The proponents of the DOA platform have promised increased security and counterfeit mitigation in a number of telecommunications products and services. Civil and human rights groups have raised concerns about the motivations within the SG20 working group of the ITU’s standardisation sector - ITU-T, stressing on embedded risks for human rights, such as privacy and freedom of expression.
The technology allows a unique and persistent identifier to be assigned to digital objects and track their use (Lazanski, 2016). While this has already been adopted in libraries and the film industry, several member states of the ITU have pushed for the standardisation of the technology for the global identification and interconnection of Internet of Things (IoT) devices (Article 19, 2017; Rogers, 2016). Civil society groups and some ITU member states (see below), however, are concerned that the ITU as a rather ‘closed’ political organisation is ill-fitted to lead this particular standardisation process. In their view, if DOA is going to be utilised in IoT device management, the standardisation efforts should be undertaken within non-state, multi-stakeholder environment that organisations like W3C, IETF, IEEE could offer.
The proposals for the utilisation of DOA as a core IoT technology came from three regional telecommunications bodies of the ITU – the Arab, African and that of Russia and the former Soviet states. Two other regions, the Americas (CITEL) and Europe (CEPT) – opposed those proposals. The concerns were focused on the effectively proprietary nature of the DOA technology (its creators define it as non-proprietary, yet see discussion in Farhat, 2017, 9-10 and Dardailler, 2016), developed by the Corporation for National Research Initiatives (CNRI) in the 1990s and which holds the ‘change control’ over the specifications (Sharp, 2016). The Corporation is chaired by the co-creator of the core TCP/IP protocols of the internet, Robert E. Kahn (together with Vint Cerf). However, the Geneva based Digital Object Numbering Authority (DONA) Foundation currently manages DOA. There is a Memorandum of Understanding (MoU) between DONA and the ITU, by which the later would take over responsibilities if the former ceased to exist. European and American states, however, have raised concerns about the fact that part of the operation of DOA is delegated to the Multi-Primary Administrators (MPAs), which currently include states such as China, South Africa, Saudi Arabia. Thus, discrepancies in the approach are based on political splits between different ITU regions, broadly West vs. South/East. The draft CEPT position claims that:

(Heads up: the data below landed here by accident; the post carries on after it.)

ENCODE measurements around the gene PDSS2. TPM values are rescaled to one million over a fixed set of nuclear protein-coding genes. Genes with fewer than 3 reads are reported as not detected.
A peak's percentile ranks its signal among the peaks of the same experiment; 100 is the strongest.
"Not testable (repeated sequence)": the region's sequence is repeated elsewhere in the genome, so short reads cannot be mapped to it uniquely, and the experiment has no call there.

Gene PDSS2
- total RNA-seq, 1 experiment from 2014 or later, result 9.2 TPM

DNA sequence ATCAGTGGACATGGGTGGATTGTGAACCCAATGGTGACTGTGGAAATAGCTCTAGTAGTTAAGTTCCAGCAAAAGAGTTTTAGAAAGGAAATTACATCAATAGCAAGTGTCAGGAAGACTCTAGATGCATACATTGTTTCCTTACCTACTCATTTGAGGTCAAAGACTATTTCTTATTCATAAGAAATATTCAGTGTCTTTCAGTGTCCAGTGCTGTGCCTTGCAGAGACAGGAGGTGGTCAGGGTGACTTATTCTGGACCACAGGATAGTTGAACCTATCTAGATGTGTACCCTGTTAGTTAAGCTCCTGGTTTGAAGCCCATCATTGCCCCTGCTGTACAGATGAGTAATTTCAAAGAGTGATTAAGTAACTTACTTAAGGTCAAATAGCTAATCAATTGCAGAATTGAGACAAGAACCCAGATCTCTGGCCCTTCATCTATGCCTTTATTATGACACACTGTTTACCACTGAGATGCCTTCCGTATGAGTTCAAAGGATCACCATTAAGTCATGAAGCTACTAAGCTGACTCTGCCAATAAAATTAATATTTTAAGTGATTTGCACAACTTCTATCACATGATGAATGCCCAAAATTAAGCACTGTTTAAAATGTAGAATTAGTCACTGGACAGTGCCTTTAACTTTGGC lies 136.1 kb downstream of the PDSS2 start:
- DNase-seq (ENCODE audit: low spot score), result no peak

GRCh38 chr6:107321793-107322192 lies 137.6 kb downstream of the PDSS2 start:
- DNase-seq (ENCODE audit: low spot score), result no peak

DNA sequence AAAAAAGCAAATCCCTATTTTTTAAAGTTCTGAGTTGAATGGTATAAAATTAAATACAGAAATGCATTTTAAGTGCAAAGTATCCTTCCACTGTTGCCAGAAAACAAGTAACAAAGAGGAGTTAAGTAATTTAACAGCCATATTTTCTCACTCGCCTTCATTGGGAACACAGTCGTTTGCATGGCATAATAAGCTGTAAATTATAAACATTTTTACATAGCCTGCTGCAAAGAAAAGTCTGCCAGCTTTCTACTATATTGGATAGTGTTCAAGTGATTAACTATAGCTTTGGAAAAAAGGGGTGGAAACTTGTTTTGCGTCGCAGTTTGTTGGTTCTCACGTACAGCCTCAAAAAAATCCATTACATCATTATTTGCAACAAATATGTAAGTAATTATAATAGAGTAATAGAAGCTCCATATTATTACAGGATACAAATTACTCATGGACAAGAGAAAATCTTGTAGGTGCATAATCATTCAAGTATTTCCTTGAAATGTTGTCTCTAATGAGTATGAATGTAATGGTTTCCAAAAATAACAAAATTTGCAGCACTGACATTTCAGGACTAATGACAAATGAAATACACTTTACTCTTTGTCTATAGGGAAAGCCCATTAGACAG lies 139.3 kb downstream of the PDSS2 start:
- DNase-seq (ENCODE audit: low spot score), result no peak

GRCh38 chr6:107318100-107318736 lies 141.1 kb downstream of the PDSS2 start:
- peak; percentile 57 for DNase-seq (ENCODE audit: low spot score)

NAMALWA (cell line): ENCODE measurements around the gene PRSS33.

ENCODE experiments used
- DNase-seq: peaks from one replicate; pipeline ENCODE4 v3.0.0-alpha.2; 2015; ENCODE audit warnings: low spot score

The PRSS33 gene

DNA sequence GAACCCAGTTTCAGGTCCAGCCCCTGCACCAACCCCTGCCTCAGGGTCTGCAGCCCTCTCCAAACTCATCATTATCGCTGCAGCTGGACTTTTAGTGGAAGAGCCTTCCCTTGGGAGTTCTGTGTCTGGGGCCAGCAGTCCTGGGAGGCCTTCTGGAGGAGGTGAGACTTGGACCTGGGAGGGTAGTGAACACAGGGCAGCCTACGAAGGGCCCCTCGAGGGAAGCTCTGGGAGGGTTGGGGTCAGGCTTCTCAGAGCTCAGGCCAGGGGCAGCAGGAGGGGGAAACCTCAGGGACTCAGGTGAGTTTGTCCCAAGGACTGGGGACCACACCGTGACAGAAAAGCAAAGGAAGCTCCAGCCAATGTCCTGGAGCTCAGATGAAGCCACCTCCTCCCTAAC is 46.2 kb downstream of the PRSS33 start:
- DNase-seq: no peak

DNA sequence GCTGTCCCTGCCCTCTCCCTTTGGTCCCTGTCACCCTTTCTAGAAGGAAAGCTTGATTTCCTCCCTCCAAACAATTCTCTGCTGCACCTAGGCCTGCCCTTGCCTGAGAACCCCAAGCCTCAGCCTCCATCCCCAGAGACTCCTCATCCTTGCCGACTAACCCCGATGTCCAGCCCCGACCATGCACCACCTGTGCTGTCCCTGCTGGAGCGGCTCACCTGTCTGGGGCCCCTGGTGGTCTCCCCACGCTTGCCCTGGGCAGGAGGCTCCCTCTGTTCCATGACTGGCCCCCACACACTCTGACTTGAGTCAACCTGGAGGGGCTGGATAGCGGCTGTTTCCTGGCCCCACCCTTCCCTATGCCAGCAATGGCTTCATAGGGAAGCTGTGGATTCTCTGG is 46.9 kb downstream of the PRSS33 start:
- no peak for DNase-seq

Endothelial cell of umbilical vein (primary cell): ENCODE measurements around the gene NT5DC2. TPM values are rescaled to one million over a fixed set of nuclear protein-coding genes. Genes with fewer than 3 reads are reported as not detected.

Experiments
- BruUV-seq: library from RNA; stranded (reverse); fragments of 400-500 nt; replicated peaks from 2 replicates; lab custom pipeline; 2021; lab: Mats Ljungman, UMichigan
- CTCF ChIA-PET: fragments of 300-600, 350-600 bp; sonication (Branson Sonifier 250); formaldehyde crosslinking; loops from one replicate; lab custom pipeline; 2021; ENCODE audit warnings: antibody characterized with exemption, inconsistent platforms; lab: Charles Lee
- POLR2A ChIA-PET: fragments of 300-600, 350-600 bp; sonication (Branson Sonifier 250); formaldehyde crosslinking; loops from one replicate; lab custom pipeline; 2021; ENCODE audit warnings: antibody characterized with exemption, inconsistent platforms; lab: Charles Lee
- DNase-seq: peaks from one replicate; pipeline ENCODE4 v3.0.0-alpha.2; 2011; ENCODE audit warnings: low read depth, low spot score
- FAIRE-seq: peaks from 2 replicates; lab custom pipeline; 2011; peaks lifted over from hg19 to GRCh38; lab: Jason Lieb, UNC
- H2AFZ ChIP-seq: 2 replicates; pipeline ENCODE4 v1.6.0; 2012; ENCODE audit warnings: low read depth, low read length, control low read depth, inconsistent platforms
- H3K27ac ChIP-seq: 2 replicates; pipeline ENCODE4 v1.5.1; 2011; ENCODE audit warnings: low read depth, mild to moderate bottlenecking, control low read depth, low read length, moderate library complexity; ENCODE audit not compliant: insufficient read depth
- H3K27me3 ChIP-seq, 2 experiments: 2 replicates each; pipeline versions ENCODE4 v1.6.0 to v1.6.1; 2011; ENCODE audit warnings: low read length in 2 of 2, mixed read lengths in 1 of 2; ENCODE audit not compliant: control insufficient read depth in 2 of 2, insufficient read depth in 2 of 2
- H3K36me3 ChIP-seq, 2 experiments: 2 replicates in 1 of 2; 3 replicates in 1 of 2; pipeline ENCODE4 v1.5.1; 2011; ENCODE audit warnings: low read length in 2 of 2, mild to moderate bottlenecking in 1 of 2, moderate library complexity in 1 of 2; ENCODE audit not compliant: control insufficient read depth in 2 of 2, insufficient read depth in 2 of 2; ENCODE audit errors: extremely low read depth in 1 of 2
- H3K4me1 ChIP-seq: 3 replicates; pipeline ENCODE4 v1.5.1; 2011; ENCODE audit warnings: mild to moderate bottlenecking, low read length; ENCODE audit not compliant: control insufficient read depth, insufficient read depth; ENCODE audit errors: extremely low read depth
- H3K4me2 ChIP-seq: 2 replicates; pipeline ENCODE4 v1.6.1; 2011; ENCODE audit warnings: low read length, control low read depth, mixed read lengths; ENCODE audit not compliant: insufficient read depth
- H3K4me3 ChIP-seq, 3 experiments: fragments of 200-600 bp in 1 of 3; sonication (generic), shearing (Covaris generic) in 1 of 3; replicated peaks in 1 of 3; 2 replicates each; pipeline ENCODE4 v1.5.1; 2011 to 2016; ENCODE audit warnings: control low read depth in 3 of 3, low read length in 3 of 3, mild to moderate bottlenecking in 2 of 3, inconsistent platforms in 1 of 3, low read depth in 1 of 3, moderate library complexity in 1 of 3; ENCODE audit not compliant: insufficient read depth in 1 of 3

If DOA became a universal identifier for IOT it would place MPA governments in an extremely powerful position overseeing the interconnection of all objects, devices and networks in IOT. It could enable access by governments to unprecedented levels of information on individual citizens. This would include everything from health data and financial transactions to the physical location of every object.
From an internet governance perspective, transparency and protection from capture, is crucial (Sharp, 2016). Many questions remain unanswered in terms of the administration of DOA if it is potentially adopted as a universal system for identification on the Internet. Currently, the use of DOA is allowed under a License Agreement, the termination of which is ‘at CNRI’s sole discretion’. Moreover, it is regarded as unrealistic for a small and relatively unknown organisation such as DONA to be assigned responsibilities similar to that of the Internet Assigned Numbers Authority (IANA), granted with the global IP addressing and autonomous system numbering and the management of the DNS root zone.
The political discourse, however, is grounded on technical divergences in the operation of the internet. The DOA proponents have projected the view that it can serve as a partial alternative to the existing web architecture and internet resource identification system (URIs, URLs) (see Dardailler, 2016). This is something that the Western ITU states have strongly opposed, while SSOs based in those countries (e.g. IETF and W3C) have not found a technical ground for undertaking its standardisation through an open process of expert participation. Brought to the IETF, the standardisation of DOA there failed and resulted in three 'informational’ only RFCs published in 2003. For its proponents, the ITU seems to be regarded ‘as a stepping stone towards eventual complete standardisation’ (Farhat, 2017: 11). In concern over developments, the World Wide Web Consortium (W3C) has invited the ITU to specify identified use cases (if any) not covered by the existing identifiers and to collaborate on the needed revisions in an open standardisation process.